High homicide rate decreases average life expectancy in Mexico

In some northern states men live three years less on average and the situation may be even worse in other Latin American countries.  

HiramGisela Morales, the newly sworn in Temixco mayor was gunned down and killed in her home on Saturday morning. She is of the latest of many victims of rampant violence in Mexico.

Now a study in the journal Health Affairs shows that homicide rates are affecting life expectancy, especially for Mexican men. We speak with Hiram Beltrán-Sánchez, one of the study’s authors.

ResearchGate: How did you come to study the effect of homicides on life expectancy in Mexico?

Hiram Beltrán-Sánchez: There has been a lot of media attention on the increasing violence in Mexico in the last 10 years, particularly from homicides. Homicides tend to occur almost in any country, particularly among young people, but it is quite unusual to have homicide rates as high as those reported in national surveys in Mexico. For example, the homicide rate in Mexico increased from 9.5 homicides per 100,000 people in 2005 to more than 22.0 per 100,000 people in 2010. This high homicide level prompted us to think that homicides were probably having an impact on overall life expectancy in the country.

RG: Which data did you base your study on?

Beltrán-Sánchez: We base our study on national data from the Mexican National Statistical Office that collects number of deaths and classifies them by cause (i.e. cancer, diabetes, homicides).  These are the databases typically used to estimate mortality levels in a country.

RG: What did you find? What was the average life expectancy a decade ago, and what is it now?

Beltrán-Sánchez: We found that life expectancy among men stagnated over the decade and remained at about the same level in 2000 and 2010 (at about 72 years of life) while that of women increased at a very slow pace (from 77.2 years of life in 2000 to 77.8 years in 2010). More importantly, when we looked at life expectancy in each state of the country we found remarkable results. For example, male life expectancy in about two-thirds of the states ended up with lower life expectancy in 2010 than they had had ten years earlier. People living in the north of the country had the worst experience; male life expectancy fell by up to three years in Chihuahua, Sinaloa and Durango during the latter half of the decade (2005-2010). The importance of this result is that life expectancy in Mexico had been growing by an average of 5.5 years per decade from 1940 up to 2000; it was thus a surprise to see a reversal in life expectancy among men in most of the states in the country between 2000 and 2010.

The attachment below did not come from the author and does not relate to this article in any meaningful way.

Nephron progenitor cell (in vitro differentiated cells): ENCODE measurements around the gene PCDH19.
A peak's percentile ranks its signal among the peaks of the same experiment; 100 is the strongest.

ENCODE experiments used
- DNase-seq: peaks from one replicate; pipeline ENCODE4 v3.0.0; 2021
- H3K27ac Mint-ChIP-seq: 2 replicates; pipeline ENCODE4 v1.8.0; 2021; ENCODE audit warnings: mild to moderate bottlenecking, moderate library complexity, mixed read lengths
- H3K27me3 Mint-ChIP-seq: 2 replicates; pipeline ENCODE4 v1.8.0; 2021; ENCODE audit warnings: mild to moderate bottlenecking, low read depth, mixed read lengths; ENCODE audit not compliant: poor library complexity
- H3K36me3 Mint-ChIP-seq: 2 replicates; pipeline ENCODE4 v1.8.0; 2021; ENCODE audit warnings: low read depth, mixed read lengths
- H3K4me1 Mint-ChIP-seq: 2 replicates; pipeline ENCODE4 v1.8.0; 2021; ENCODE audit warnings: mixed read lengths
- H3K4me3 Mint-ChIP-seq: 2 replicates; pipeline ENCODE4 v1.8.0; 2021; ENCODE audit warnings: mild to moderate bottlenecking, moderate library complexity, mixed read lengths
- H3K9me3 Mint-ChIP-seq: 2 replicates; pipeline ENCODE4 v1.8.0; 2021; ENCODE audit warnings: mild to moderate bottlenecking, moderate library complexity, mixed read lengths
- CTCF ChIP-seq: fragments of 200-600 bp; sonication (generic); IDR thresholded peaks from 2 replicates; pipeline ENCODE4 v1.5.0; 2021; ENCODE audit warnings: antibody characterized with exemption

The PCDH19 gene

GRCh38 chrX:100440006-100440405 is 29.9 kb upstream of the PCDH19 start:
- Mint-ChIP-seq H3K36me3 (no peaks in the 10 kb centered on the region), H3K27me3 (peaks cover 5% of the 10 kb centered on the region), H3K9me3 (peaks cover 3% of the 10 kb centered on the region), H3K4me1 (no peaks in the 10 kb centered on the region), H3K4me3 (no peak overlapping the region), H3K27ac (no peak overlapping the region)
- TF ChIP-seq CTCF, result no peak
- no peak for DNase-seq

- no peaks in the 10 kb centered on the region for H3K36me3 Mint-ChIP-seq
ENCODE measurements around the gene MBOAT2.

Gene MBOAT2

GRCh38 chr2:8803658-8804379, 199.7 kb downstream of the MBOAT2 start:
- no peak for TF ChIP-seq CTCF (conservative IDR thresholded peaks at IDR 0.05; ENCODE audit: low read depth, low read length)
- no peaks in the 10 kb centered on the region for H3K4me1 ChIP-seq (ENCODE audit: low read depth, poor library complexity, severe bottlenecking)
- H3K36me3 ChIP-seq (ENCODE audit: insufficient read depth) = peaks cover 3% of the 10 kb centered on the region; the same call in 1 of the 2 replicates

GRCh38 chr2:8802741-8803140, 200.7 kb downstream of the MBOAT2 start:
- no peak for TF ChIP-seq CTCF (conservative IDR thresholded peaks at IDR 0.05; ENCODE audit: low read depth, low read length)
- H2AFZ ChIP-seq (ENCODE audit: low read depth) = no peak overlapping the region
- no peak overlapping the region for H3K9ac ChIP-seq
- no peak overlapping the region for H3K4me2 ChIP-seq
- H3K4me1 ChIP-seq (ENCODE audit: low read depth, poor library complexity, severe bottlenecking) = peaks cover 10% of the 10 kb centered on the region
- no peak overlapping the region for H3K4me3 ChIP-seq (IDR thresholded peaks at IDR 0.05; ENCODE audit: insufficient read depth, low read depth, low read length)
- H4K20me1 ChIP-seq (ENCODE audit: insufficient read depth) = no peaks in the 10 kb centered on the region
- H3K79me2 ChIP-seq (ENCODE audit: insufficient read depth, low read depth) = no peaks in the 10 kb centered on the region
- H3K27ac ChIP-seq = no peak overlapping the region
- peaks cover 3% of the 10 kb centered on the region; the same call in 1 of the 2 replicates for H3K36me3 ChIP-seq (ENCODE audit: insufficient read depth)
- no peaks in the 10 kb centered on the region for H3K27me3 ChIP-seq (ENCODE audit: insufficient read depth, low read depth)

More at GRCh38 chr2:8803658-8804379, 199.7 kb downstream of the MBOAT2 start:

RG: How can you be sure that homicides are the main reason for the drop?

Beltrán-Sánchez: In our study we included all deaths reported in the Mexican National Statistical Office and created eight groups of causes of death, including homicides as a separate category. Because we included all possible causes of death, this classification allow us to identify the cause of death that had the largest impact on life expectancy. Our results indicate that homicides had the largest impact on life expectancy, and we also show that in northern states homicides reached very high levels that male life expectancy fell by up to three years in some states (e.g., Chihuahua).